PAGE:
# Lucas-Lehmer primality test

The Lucas-Lehmer primality test is a method of testing the primality of some number n; it requires that the prime factors of n-1 be known.

If there exists some a less than n and greater than 1 such that firstly

[itex]a^{n-1}\ \equiv\ 1 \pmod n[itex]

and then

[itex]a^{({n-1})/q}\ \not\equiv\ 1 \pmod n[itex]

for all prime factors q of n-1, then n is prime. If no such number a can be found, then n is composite number.

For example, take n=71, n-1=70=(2)(5)(7). Take a=11 first:

[itex]11^{70}\ \equiv\ 1 \pmod {71}[itex]

This does not show that the multiplicative order of 11 mod 71 is 70 because some factor of 70 may also work above. So check 70 divided by its prime factors:

[itex]11^{35}\ \equiv\ 70\ \not\equiv\ 1 \pmod {71}[itex]
[itex]11^{14}\ \equiv\ 54\ \not\equiv\ 1 \pmod {71}[itex]
[itex]11^{10}\ \equiv\ 32\ \not\equiv\ 1 \pmod {71}[itex]

So the multiplicative order of 11 mod 71 is 70, and thus 71 is prime.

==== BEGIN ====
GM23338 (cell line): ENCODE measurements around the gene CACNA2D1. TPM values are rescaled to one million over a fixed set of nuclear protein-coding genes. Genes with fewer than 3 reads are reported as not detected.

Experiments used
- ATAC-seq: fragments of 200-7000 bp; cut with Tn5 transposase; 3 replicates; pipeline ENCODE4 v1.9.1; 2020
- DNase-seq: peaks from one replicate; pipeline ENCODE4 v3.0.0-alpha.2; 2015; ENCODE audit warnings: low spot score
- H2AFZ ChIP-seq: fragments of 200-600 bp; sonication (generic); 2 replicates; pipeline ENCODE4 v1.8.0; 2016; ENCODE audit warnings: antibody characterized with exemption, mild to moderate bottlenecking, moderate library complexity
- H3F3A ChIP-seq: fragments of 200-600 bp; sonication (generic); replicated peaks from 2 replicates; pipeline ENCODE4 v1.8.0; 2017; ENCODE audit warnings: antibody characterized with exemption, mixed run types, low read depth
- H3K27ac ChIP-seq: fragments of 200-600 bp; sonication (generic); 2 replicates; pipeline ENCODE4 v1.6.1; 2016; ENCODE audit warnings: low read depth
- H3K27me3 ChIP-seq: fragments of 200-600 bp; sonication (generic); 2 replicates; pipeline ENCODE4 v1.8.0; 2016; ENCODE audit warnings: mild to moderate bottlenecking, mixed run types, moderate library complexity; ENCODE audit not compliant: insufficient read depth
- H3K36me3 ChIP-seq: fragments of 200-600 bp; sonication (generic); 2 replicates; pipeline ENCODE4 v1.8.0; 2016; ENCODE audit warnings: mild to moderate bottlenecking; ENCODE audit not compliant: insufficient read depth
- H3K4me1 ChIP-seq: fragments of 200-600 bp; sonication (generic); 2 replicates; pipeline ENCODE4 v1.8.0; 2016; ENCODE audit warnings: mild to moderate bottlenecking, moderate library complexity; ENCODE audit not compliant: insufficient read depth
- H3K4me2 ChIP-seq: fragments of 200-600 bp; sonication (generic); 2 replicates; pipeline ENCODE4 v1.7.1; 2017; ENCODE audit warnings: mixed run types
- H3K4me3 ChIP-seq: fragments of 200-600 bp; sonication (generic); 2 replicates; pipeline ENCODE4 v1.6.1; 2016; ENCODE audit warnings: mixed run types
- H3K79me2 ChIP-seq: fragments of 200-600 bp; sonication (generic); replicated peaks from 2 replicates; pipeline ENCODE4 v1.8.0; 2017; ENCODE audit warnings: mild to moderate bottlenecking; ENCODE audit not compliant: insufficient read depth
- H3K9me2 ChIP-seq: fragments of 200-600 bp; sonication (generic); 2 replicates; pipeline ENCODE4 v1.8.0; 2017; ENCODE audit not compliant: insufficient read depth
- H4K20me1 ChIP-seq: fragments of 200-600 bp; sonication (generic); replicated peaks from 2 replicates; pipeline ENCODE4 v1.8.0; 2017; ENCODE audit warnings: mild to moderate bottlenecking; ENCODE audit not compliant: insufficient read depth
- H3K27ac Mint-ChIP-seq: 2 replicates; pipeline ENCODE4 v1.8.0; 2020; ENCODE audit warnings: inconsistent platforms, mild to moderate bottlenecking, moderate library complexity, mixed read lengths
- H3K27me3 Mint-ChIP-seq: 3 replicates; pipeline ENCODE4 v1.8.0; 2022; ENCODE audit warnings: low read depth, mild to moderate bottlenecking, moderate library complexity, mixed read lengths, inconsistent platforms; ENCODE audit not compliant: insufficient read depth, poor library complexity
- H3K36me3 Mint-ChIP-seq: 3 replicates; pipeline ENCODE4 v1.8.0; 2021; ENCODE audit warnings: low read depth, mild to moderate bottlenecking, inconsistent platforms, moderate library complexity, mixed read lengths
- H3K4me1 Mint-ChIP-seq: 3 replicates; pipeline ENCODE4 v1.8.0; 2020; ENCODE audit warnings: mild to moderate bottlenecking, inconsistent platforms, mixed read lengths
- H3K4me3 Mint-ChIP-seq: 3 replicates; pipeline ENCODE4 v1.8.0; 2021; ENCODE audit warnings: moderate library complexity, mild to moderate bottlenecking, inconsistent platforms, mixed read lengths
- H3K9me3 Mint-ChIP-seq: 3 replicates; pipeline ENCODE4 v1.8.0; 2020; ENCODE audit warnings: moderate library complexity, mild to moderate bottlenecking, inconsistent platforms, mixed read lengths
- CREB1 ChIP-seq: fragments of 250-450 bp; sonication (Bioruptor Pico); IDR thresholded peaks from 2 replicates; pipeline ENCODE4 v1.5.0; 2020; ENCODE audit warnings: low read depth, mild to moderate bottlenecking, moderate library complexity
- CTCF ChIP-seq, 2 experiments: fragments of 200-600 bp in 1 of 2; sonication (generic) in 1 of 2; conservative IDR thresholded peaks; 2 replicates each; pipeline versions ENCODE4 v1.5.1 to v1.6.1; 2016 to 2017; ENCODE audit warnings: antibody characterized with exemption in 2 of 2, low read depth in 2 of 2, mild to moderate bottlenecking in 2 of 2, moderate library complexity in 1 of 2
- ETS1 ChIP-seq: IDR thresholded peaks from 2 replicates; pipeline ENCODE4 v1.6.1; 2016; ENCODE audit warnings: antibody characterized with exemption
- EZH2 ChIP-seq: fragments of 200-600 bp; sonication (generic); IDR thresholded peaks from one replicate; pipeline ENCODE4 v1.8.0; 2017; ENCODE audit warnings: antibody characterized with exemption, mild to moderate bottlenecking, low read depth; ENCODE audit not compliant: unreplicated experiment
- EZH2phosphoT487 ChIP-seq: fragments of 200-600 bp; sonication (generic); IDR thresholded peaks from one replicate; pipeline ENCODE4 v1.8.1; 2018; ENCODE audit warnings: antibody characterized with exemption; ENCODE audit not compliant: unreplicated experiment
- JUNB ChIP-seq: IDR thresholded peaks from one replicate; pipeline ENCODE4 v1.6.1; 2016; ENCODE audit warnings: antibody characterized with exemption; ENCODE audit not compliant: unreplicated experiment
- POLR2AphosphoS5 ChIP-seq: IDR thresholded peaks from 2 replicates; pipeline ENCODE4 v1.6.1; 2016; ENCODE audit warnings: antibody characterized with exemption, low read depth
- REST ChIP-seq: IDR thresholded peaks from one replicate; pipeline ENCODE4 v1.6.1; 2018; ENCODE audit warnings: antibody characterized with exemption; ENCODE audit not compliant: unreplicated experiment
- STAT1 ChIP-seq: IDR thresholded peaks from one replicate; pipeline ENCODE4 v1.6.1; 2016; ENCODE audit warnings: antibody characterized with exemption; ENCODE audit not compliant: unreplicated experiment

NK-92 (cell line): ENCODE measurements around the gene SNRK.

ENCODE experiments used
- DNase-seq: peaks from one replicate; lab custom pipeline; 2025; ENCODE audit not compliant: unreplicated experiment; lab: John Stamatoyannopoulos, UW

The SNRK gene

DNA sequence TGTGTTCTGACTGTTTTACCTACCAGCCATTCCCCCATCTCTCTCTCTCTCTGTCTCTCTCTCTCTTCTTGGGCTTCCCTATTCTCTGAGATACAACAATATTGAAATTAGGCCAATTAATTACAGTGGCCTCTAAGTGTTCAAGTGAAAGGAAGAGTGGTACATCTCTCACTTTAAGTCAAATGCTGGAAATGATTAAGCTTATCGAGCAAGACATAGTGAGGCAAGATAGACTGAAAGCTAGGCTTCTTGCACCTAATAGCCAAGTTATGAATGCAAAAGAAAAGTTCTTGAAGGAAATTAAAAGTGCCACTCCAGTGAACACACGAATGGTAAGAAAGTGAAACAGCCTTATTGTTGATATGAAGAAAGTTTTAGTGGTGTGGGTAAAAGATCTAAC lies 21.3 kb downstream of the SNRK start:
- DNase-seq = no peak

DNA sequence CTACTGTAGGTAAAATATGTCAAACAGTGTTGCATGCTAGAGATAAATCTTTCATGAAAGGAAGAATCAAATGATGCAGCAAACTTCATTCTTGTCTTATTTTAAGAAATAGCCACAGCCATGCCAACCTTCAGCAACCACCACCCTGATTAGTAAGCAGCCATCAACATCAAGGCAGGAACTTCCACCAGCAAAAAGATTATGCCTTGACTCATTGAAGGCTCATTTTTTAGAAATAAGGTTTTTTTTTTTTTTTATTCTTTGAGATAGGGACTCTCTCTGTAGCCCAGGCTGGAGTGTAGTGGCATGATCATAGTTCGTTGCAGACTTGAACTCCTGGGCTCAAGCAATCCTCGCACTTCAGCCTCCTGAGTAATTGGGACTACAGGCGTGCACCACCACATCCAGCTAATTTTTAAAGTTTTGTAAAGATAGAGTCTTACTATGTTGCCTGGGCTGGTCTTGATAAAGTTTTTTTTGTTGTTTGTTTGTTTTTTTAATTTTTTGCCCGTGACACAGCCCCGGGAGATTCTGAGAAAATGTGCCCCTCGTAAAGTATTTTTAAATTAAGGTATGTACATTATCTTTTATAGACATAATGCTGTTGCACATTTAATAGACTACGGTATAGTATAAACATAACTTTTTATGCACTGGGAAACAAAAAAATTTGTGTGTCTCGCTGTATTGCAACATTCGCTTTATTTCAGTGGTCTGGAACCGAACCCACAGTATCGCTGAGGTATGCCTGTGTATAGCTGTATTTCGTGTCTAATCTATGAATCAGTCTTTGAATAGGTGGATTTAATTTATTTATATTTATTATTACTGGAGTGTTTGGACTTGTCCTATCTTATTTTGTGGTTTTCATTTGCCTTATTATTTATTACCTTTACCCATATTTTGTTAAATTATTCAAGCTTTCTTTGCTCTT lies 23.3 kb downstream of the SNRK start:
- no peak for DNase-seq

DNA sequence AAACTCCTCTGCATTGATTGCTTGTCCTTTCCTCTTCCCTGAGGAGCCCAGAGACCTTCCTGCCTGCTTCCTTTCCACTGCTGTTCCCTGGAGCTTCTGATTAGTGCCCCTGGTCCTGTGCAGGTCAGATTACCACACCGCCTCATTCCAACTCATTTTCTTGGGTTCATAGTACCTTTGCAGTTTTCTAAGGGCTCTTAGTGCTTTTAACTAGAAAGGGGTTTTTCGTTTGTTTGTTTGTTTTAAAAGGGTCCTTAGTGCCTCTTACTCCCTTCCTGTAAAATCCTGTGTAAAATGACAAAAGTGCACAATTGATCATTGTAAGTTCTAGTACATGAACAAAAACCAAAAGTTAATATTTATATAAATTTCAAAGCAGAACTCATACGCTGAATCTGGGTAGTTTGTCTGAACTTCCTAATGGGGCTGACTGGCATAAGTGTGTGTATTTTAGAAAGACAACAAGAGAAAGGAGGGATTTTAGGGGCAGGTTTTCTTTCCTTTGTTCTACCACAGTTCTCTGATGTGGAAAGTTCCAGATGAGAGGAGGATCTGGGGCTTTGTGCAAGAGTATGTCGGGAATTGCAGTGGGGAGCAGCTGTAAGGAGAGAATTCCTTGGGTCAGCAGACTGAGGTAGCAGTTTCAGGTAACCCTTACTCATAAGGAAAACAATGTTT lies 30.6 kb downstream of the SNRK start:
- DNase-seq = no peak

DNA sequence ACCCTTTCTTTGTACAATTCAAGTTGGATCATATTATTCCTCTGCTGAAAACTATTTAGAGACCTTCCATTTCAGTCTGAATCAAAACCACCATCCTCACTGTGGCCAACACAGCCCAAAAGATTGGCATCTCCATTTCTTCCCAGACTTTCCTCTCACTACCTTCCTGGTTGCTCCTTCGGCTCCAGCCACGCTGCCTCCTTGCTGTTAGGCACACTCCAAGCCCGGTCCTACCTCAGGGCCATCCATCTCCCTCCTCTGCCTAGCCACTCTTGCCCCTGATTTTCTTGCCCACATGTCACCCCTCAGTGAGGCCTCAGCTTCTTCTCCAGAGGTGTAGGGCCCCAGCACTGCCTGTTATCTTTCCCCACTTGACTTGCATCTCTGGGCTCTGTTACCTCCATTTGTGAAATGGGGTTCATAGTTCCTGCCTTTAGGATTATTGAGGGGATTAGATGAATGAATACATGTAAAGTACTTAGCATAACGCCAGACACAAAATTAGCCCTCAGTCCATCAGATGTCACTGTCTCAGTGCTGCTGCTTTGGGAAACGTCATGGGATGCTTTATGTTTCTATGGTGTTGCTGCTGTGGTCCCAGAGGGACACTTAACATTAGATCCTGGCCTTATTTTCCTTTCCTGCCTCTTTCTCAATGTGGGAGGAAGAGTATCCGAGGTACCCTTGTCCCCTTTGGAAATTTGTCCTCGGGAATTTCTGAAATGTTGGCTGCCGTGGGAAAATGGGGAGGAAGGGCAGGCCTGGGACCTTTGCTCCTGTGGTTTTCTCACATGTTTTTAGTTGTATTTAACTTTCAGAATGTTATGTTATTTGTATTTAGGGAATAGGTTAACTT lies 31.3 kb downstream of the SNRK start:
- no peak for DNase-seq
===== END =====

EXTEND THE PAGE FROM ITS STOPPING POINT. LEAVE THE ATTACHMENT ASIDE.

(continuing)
To carry out these modular exponentiations, one should always use the fast method of exponentiating by squaring.

The reason for the correctness of the algorithm is as follows: if a survives the first step of the algorithm, we can deduce that a and n are coprime. If a also survives the second step, then the order of a in the group (Z/nZ)* is equal to n-1, which means that the order of that group is n-1, implying that n is prime. Conversely, if n is prime, then there exists a primite root modulo n, and any such primitive root will survive both steps of the algorithm.

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